One last thing – if you’ve never tasted eggs from a local family farm where the hens truly are free in the range, you don’t know what you’re missing. Out of this world. Treat yourself to a dozen and taste for yourself.


The Cornucopia Institute – Organic egg report card

The humane society – Egg Carton Labels

  • Paula

    Here’s a link to the egg scorecard, I was disappointed that the store brand organic eggs I buy aren’t really organic. :(

  • Tiffany

    Thank you for sharing this. I do buy organic eggs and found the brand I buy in there with a 2 egg scale it’s Country Hen in Hubbardston, MA.

    Any company or family farm, if they are going to do organic then they need to follow the strict guidelines to do so and not an excuse to raise the price for bigger profits.

  • Sarah

    What is the purpose of “de-beaking” and “beak trimming”?

  • Brooke


    This is a process that keeps the chickens from injuring one another (pecking and feather pulling). As one might imagine it is more of a problem when chickens are in tighter confinement. It can be likened to a simple nail trimming all the way to severe pain to the chicken depending on who is describing the process. In my experience, it is only when the process is done incorrectly that it causes the chickens pain.

  • Bill

    My take from the video is that the eggs produced at those farms are technically organic. The problem is that they followed the letter of the rule, not the spirit.

    “All 10K hens can go outside if they want, they just have to use the door. See it down there, 500 feet on the left? They just like it better in here. What animal wants to be outside?”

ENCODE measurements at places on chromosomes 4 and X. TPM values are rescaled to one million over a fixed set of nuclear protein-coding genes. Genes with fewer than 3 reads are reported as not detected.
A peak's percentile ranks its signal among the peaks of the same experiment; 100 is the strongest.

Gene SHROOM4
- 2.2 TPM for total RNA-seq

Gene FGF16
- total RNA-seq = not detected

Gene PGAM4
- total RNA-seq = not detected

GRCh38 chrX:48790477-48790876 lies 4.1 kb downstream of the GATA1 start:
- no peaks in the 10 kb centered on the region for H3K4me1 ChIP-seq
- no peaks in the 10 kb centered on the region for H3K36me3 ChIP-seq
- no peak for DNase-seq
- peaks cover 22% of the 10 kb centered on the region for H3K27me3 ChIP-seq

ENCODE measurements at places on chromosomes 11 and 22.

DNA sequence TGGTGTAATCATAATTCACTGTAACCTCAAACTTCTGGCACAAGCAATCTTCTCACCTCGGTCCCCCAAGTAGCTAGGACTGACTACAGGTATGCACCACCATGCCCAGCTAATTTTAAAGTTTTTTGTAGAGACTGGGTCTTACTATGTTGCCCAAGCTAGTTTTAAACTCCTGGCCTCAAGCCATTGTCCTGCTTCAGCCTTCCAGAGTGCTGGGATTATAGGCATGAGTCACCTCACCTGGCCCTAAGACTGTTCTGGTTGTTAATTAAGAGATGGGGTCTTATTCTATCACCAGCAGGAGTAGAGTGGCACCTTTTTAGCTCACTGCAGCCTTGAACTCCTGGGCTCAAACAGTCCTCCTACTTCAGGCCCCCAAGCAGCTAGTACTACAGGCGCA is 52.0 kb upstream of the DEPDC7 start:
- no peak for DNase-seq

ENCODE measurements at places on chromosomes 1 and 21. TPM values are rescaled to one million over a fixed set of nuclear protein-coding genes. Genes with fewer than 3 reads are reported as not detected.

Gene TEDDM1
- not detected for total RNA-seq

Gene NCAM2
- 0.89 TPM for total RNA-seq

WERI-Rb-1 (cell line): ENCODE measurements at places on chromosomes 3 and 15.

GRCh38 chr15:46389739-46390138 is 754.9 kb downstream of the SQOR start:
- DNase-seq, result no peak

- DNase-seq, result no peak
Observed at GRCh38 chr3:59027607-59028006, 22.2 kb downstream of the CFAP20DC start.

• Brooke


    I looked at this report and it seems to me that those companies that have only one egg simply did not comply with the survey (how many mail/e-mail/internet surveys have you ignored?), as in they received zeros for a “no answer” thus the reason for one egg. This is not to say that they are those companies are either good or bad for the lack of compliance/transparancy. My personal opinion is that it was irresponsible of the organization to post such misleading information. Perhaps I am mis-reading the information presented, but it sure seems that way to me.

    If the production practices are of concern to you, I suggest you contact the supplier you purchase from directly for more clarification.

  • Jason

    In my area, Whole Foods carries pastured eggs from Vital Farms. While it’s not ideal logistically as the eggs come from over 1000 miles to get here, in due time I hope it will push more local egg producers to move in the same pastured direction. Not much different from rise in interest in organic eggs over conventional over the past few years.

    The eggs are expensive at $6/dozen, but I think it’s worth it (for a lot of reasons). The biggest problem I think is consumers have just gotten use to paying so little for food anymore.

    Seventy to eighty years ago all eggs came from pastured chickens and people spent more of their paychecks on food. It’s a different world now. It’s just like fast-food where customers demand cheap food or people expect to get liters and liters of soda pop for as little coin as possible. Cheap = low quality food and production methods.

    • Editorial Staff

      @Jason you hit the nail on the head re: price of food.
      A “wonderful” thing happened – grocery food today is a much smaller expenditure as a percent of available income than it ever was. But we are just paying with a different currency – our health.

  • Michelle Rogerson